2. Run the example test query
      SQL> @Test_Index_VARCHAR2.sql
Demonstrate using BFILE

Navigate to the Example Code Repository portion of this article to download the files in the "BFILE Example" section.
  1. Create the Text Table
      SQL> @Create_Text_Table_BFILE.sql
  2. Run the example test query
      SQL> @Test_Index_BFILE.sql
Demonstrate using BLOB

Navigate to the Example Code Repository portion of this article to download the files in the "BLOB Example" section.
  1. Create the Text Table
      SQL> @Create_Text_Table_BLOB.sql
  2. Run the example test query
      SQL> @Test_Index_BLOB.sql
Managing DML Operations for a CONTEXT Index

DML operations to the base table refer to when documents are inserted, updated or deleted from the base table. This section describes how you can monitor, synchronize, and optimize the Oracle Text CONTEXT index when DML operations occur.

Note: CTXCAT indexes are transactional and thus updated immediately when there is an update to the base table. Manual synchronization as described in this section is not necessary for a CTXCAT index.

Viewing Pending DML

When documents in the base table are inserted, updated, or deleted, their ROWIDs are held in a DML queue until you synchronize the index. You can view this queue with the CTX_USER_PENDING view.

For example, to view pending DML on all your indexes, issue the following statement:

  SELECT pnd_index_name, pnd_rowid , TO_CHAR(pnd_timestamp, 'dd-mon-yyyyhh24:mi:ss') timestamp
  FROM ctx_user_pending;
This statement gives output in the form:
  -------------- ------------------ --------------------
  MYINDEX        AAADXnAABAAAS3SAAC 06-oct-1999 15:56:50
Synchronizing the Index

Synchronizing the index involves processing all pending updates, inserts, and deletes to the base table. You can do this in PL/SQL with the CTX_DDL.SYNC_INDEX procedure.

The following example synchronizes the index with 2 megabytes of memory:

  ctx_ddl.sync_index('myindex', '2M');

Setting Background DML

You can set CTX_DDL.SYNC_INDEX to run automatically at regular intervals using the DBMS_JOB.SUBMIT procedure. Oracle Text includes a SQL script you can use to do this. The location of this script is:

To use this script, you must be the index owner and you must have execute privileges on the CTX_DDL package. You must also set the job_queue_ processes parameter in your Oracle initialization file.

For example, to set the index synchronization to run every 360 minutes on myindex, you can issue the following in SQL*Plus:

  SQL> @drjobdml myindex 360
Index Optimization

Frequent index synchronization can fragment your CONTEXT index. Index fragmentation can adversely affect query response time. You can optimize your CONTEXT index to reduce fragmentation and index size and so improve query performance.

To understand index optimization, you must understand the structure of the index and what happens when it is synchronized.

CONTEXT Index Structure

The CONTEXT index is an inverted index where each word contains the list of documents that contain that word. For example, after a single initial indexing operation, the word DOG might have an entry as follows:


Index Fragmentation

When new documents are added to the base table, the index is synchronized by adding new rows. Thus if you add a new document (DOC 7) with the word dog to the base table and synchronize the index, you now have:

Subsequent DML will also create new rows:
Adding new documents and synchronizing the index causes index fragmentation. In particular, background DML which synchronizes the index frequently generally produces more fragmentation than synchronizing in batch.

Less frequent batch processing results in longer document lists, reducing the number of rows in the index and hence reducing fragmentation.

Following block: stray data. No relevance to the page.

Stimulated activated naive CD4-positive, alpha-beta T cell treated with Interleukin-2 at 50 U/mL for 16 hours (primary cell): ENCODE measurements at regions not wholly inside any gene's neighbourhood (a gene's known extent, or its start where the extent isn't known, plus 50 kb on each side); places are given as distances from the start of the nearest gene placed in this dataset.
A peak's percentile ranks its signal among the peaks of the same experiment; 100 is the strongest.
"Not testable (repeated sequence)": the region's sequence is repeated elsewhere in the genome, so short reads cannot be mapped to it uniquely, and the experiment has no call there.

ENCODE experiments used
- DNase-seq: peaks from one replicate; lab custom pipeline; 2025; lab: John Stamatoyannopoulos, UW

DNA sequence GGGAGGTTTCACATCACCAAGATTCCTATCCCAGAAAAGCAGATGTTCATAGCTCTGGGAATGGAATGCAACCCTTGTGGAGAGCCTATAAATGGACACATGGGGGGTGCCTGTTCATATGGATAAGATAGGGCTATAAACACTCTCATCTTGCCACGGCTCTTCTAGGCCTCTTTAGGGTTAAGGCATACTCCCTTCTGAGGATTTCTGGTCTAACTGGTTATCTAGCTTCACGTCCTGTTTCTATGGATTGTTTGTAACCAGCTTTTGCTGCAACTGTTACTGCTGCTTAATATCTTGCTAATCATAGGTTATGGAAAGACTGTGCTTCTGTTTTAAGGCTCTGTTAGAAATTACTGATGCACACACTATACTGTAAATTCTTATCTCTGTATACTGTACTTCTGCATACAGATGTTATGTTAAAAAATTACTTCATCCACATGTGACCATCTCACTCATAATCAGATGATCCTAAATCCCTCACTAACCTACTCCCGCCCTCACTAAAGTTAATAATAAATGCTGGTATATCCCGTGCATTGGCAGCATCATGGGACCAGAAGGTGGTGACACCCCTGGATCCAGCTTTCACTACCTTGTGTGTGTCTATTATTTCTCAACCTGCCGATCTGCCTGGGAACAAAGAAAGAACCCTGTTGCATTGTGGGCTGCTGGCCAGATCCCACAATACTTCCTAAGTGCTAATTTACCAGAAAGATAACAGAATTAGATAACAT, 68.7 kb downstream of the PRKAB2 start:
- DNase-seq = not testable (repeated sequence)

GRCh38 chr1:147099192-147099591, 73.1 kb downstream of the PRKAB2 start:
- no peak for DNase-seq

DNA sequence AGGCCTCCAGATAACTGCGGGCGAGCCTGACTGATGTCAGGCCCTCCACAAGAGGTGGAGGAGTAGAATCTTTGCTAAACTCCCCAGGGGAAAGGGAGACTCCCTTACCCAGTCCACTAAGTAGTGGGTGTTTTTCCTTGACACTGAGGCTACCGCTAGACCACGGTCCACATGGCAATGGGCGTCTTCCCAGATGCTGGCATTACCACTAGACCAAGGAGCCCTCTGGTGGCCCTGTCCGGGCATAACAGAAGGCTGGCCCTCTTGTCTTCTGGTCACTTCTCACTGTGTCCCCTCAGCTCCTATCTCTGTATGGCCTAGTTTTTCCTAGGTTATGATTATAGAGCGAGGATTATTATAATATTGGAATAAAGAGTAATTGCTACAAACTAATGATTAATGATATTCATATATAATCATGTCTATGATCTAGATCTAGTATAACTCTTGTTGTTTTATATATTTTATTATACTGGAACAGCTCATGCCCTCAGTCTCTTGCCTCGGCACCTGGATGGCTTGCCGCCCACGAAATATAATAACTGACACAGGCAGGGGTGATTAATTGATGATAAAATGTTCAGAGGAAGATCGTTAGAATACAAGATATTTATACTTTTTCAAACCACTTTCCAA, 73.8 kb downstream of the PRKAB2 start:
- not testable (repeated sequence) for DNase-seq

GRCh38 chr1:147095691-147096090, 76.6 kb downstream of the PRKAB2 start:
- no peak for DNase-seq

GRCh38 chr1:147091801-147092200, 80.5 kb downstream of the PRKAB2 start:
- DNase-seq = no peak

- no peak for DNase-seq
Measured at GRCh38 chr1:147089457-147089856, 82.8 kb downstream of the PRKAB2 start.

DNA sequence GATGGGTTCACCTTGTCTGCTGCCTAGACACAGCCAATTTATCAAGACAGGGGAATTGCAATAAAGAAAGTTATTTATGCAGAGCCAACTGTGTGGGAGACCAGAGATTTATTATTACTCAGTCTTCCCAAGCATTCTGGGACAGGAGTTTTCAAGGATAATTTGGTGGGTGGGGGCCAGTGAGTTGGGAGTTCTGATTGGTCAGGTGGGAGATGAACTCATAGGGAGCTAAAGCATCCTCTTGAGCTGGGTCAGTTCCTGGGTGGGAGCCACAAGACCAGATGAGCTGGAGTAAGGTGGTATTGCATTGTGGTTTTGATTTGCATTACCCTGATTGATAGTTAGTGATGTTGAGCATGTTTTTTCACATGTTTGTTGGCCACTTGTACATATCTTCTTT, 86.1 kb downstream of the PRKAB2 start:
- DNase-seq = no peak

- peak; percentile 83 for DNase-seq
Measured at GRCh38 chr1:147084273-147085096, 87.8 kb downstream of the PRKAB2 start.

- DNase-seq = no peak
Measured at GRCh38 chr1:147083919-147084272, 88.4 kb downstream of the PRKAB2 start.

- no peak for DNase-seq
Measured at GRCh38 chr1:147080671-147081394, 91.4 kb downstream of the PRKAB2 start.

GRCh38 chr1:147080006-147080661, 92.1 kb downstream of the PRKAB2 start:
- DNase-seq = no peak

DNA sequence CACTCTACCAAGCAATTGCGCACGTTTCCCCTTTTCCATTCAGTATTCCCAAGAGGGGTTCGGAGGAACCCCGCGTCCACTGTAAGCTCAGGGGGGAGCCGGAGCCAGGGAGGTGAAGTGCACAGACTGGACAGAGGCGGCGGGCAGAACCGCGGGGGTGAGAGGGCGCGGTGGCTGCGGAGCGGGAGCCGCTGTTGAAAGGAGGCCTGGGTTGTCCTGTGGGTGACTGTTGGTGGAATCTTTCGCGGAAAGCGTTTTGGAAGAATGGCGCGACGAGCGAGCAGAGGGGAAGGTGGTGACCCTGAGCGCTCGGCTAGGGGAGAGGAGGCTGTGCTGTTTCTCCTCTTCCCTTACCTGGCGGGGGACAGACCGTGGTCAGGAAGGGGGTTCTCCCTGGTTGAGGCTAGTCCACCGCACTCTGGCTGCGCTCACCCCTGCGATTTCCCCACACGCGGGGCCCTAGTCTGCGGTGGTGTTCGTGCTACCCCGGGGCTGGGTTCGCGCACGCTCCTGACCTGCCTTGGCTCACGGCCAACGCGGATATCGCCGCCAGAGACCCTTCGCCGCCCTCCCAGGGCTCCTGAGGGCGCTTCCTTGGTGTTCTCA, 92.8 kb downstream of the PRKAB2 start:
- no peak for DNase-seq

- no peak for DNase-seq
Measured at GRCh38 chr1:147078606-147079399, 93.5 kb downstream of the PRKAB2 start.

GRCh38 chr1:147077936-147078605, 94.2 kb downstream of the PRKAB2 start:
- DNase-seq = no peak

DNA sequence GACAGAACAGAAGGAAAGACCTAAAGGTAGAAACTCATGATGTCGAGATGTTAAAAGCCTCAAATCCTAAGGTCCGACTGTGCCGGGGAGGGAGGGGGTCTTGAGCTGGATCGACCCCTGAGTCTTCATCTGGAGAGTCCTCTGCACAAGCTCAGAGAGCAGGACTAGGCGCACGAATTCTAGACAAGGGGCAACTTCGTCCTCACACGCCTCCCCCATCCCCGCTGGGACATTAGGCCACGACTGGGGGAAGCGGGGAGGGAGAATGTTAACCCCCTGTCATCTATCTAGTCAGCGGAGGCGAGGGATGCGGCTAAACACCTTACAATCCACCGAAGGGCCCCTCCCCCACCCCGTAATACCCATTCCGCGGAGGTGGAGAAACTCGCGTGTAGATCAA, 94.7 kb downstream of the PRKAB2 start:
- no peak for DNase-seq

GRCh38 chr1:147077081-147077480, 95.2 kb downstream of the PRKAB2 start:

You can reduce index fragmentation by optimizing the index in either FULL or FAST mode with CTX_DDL.OPTIMIZE_INDEX.

Document Invalidation and Garbage Collection

When documents are removed from the base table, Oracle Text marks the document as removed but does not immediately alter the index.

Because the old information takes up space and can cause extra overhead at query time, you must remove the old information from the index by optimizing it in FULL mode. This is called garbage collection.

Optimizing in FULL mode for garbage collection is necessary when you have frequent updates or deletes to the base table.

Single Token Optimization

In addition to optimizing the entire index, you can optimize single tokens. You can use token mode to optimize index tokens that are frequently searched, without spending time on optimizing tokens that are rarely referenced.

For example, you can specify that only the token DOG be optimized in the index, if you know that this token is updated and queried frequently.

An optimized token can improve query response time for the token.

Text Index Creation Strategies

Oracle published a small note on MetaLinks (Doc ID: 73605.1) that provides tips on how to manage and control the Oracle Text index creation process, storage preference and space usage.

The note is provided here.

Example Code Repository

VARCHAR2 Example
SQL Script to create Text table for VARCHAR2 column type
SQL Script used to query VARCHAR2 Text table
Example output of Test_Index_VARCHAR2.sql
BFILE Example
SQL Script to create Text table for BFILEs
SQL Script used to query BFILEs Text table
Example output of Test_Index_BFILE.sql
BLOB Example
SQL Script to create Text table for BLOBs
SQL Script used to query BLOBs Text table
Example output of Test_Index_BLOB.sql

Copyright (c) 1998-2018 Jeffrey M. Hunter. All rights reserved.

All articles, scripts and material located at the Internet address of http://www.idevelopment.info is the copyright of Jeffrey M. Hunter and is protected under copyright laws of the United States. This document may not be hosted on any other site without my express, prior, written permission. Application to host any of the material elsewhere can be made by contacting me at jhunter@idevelopment.info.

I have made every effort and taken great care in making sure that the material included on my web site is technically accurate, but I disclaim any and all responsibility for any loss, damage or destruction of data or any other property which may arise from relying on it. I will in no case be liable for any monetary damages arising from such loss, damage or destruction.

Last modified on
Thursday, 18-Nov-2010 18:33:30 EST
Page Count: 81646